Tuesday, July 13, 2010

Pondering Leafy Spurge

July morning in the Waterman Prairie Complex
(click on image for a larger view)

Spent a morning recently on a photo field trip to a section of the Waterman Prairie complex just south of us.  Was curious about the Leafy Spurge situation on a favorite gravel esker; I hadn't been there in "season" in some time.

I found some very nice stands of Echinacea (E. angustifolia), 4 species of Asclepias (milkweeds - Green, Sullivant's, Butterfly, and Common), Compass plants (Silphium lancinatum), Toothed Evening primrose (Calylophus serrulatus), amd many other forbs, with plenty of native grasses such as Hairy grama (Bouteloua hirsuta), Prairie muhly (Muhlenbergia ?), Big bluestem (Andropogon gerardii) and Side oats grama (Bouteloua curtipendula) - all beginning to flower already.  Things seem to be ahead of past years due to our region's record rainfall and warm weather.

 Leafy Spurge
(Euphorbia esula)

The Leafy Spurge situation in this particular locale has not improved, it has nearly engulfed the disturbed slope leading up the esker and is now making some inroads onto the crest of the knob.  A few years ago a grad student from Michigan University would show up for a few weeks and spend a great deal of time documenting the incursion and it's affects on the neighboring plant communities.  I had some secret hope that he'd have some recommendations or an epiphany or something that'd help the situation!  But that was a few years ago now and nothing has changed there.

I can't fault the county or DNR on this predicament...I see it all over.  I do believe that if it were a legislated issue, we could get it under control.  That's a real can of worms though and don't really care to get into where that conversation would lead!  But if land owners over the county and state took this plant seriously, the rest of the areas still fighting it off would make real progress.

I don't know if Iowa has started a flea beetle program or not?  Some neighboring and regional states have and give out the flea beetles to land owners to disperse and I'm reading some encouraging results.  But it's a complicated situation and often requires several control approaches, not just one (flea beetles).

Apparently Leafy Spurge is toxic to cattle so any pasture ground effected by it becomes pasture lost for grazing.  However, sheep and goats can and will graze on Leafy Spurge, and studies have been done the past several years on grazing sheep or goats as part of a multi control approach.  Goats will apparently graze spurge completely down but it will return after they are rotated off a site.  Some success has been found combining flea beetles with goats or sheep though.  Maybe fencing small portions of an affected site and moving the enclosure periodically could be a helpful approach?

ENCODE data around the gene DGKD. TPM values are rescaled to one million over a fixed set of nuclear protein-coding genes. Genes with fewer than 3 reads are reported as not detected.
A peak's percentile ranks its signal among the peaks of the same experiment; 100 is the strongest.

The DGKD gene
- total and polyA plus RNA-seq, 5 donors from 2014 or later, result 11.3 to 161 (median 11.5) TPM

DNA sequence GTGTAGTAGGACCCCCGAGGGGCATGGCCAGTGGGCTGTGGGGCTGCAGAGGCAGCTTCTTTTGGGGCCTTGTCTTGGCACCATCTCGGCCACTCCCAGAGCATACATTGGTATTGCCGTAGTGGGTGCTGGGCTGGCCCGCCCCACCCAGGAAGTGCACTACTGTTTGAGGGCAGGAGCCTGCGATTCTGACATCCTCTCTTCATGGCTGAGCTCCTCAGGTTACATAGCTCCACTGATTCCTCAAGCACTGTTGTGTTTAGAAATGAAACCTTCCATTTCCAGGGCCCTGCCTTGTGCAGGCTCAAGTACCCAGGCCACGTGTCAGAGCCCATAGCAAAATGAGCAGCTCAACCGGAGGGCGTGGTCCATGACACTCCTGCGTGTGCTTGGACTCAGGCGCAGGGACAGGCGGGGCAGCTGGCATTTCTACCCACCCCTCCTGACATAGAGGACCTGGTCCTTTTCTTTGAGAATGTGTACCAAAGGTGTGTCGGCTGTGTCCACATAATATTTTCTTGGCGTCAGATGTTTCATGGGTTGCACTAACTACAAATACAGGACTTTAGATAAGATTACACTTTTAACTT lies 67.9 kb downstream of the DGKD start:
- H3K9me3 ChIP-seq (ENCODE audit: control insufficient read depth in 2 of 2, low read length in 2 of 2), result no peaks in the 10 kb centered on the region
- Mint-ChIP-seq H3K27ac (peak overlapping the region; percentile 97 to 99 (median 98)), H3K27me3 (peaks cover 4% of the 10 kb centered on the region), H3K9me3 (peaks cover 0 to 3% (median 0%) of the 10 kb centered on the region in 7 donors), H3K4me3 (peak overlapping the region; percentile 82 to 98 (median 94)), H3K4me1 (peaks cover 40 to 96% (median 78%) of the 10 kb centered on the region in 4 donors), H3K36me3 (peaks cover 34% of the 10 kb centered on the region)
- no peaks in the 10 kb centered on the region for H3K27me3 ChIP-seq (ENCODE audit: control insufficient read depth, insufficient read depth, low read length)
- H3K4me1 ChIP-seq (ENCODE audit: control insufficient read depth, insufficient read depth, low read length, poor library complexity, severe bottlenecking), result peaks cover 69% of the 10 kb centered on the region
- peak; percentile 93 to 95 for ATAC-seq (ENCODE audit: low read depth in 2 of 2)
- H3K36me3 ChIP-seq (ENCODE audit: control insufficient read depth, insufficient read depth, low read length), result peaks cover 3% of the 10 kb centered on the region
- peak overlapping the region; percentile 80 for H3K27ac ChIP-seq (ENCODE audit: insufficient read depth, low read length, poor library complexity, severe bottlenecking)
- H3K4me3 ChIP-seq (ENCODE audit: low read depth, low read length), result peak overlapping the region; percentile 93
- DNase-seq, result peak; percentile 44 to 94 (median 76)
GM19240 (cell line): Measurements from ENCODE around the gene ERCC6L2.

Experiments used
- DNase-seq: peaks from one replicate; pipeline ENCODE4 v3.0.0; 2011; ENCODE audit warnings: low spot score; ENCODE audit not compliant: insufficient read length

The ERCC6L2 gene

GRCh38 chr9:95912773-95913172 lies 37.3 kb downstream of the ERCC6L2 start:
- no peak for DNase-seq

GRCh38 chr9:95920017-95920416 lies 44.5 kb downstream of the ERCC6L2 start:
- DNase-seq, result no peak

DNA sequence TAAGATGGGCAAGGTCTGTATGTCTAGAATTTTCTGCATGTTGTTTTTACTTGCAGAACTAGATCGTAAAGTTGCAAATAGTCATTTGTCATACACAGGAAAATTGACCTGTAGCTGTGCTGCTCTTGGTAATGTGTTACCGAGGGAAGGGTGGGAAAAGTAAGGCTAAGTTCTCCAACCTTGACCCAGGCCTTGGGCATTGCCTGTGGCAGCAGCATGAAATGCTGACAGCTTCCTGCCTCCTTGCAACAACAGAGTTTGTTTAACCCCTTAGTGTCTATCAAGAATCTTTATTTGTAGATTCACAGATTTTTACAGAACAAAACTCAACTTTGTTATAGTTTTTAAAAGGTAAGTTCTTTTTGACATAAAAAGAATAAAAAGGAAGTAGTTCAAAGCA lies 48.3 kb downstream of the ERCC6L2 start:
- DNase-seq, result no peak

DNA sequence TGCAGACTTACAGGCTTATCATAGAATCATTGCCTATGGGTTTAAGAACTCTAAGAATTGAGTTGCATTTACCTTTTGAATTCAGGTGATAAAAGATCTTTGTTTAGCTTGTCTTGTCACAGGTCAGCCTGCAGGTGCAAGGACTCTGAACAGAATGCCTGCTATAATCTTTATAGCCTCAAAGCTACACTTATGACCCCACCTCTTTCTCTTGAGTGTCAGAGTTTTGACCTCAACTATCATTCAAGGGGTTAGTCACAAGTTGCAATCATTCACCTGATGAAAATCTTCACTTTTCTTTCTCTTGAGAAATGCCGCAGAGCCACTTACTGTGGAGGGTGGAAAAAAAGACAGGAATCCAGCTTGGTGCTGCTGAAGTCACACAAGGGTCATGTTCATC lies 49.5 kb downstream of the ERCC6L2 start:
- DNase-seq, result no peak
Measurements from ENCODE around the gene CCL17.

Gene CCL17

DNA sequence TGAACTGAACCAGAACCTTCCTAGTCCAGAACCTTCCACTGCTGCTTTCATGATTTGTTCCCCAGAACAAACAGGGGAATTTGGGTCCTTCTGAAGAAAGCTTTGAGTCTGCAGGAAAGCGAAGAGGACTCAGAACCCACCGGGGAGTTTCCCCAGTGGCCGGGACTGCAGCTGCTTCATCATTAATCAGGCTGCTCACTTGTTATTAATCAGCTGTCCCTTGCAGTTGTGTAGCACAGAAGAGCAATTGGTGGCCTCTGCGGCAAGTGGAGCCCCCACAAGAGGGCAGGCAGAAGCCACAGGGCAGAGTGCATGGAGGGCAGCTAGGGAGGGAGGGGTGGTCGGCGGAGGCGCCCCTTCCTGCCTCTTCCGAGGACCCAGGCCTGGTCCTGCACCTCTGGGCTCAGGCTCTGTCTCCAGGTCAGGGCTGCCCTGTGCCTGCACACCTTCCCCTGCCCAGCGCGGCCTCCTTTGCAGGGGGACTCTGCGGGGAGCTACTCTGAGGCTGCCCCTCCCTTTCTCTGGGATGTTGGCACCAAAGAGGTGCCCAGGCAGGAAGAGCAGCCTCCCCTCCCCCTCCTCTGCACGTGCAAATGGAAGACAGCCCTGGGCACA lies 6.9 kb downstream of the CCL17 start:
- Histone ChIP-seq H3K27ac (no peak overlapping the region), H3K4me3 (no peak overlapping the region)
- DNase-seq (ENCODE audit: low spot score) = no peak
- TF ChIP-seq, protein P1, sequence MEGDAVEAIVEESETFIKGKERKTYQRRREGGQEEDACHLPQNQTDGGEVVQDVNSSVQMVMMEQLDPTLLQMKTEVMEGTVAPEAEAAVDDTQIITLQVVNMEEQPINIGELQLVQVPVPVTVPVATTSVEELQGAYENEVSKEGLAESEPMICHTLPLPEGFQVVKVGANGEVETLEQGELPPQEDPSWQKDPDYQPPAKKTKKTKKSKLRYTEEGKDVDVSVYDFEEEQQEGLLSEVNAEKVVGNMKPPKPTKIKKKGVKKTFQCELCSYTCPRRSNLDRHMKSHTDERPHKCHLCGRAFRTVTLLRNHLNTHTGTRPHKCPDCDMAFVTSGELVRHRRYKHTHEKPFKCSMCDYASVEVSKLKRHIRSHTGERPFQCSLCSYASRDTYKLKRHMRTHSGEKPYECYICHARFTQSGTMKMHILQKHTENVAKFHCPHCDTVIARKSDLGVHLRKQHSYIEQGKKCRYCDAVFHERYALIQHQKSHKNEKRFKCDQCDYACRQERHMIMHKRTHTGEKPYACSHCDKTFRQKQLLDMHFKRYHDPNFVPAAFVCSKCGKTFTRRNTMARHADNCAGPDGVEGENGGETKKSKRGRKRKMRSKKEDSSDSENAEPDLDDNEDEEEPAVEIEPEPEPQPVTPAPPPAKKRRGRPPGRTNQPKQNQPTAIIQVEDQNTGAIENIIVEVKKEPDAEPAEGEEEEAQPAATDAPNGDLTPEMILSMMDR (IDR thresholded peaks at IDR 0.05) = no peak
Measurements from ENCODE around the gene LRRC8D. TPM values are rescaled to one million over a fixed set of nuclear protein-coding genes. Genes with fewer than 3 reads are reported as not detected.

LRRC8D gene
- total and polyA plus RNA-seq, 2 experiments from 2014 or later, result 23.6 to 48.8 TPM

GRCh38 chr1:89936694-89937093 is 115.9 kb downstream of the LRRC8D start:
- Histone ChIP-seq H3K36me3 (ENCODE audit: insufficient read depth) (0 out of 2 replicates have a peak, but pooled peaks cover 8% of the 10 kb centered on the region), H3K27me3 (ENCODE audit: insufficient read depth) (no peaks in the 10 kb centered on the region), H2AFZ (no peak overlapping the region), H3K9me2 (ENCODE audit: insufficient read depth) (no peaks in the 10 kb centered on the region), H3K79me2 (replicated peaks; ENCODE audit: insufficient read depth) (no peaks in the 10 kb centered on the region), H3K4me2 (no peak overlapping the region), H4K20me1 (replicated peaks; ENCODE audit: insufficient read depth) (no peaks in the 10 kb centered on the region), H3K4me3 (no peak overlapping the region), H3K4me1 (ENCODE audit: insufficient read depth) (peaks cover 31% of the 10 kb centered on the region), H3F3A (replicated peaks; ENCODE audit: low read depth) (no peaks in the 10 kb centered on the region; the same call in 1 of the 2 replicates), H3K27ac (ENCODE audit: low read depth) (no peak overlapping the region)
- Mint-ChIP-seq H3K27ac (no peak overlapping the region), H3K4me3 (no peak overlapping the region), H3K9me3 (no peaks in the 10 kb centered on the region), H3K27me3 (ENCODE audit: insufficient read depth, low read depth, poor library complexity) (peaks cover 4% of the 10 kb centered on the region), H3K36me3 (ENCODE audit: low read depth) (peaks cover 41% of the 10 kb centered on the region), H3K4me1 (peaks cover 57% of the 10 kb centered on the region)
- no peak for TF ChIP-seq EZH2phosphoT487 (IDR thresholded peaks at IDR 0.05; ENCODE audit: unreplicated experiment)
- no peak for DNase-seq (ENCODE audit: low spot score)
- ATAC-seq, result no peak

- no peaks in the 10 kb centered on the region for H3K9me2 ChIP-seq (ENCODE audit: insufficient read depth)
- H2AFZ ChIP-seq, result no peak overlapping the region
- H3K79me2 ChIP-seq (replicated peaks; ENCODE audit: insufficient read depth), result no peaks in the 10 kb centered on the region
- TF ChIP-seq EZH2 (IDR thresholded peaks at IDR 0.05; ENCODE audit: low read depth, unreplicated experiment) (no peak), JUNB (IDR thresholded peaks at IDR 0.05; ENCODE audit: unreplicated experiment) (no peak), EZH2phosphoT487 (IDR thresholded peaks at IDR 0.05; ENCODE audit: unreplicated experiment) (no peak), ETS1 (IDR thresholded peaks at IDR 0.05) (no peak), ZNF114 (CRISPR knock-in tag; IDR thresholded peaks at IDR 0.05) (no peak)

I was reading a paper from the Colorado State Extension, it mentioned that there are 4 types of flea beetles they use, as not all are suitable for "all" locations.  Interesting - I thought a Leafy Spurge Flea Beetle was just one insect, but there are several types and that's been part of the studies done the past several years.  Their habitat requirements vary, and although they don't entirely understand, they have identified which beetles prefer which type of habitat - you'd tailor your situation to suit a particular beetle for the best results.

For people that are unaware of invasive/exotic plants, none of this may seem the least bit important.  But if you witness this phenomenon first hand in a habitat you personally care about, it is most disheartening.  It is something like watching a loved one slowly succumb to a disease from which they apparently will never recover.

Our natural heritage is harder to secure as each year passes.  It is not wise to squander what your grand children deserve to experience and enjoy!  Look for answers and make inquiries...volunteer to help the environment in your area...do whatever you can, it's worth the effort.

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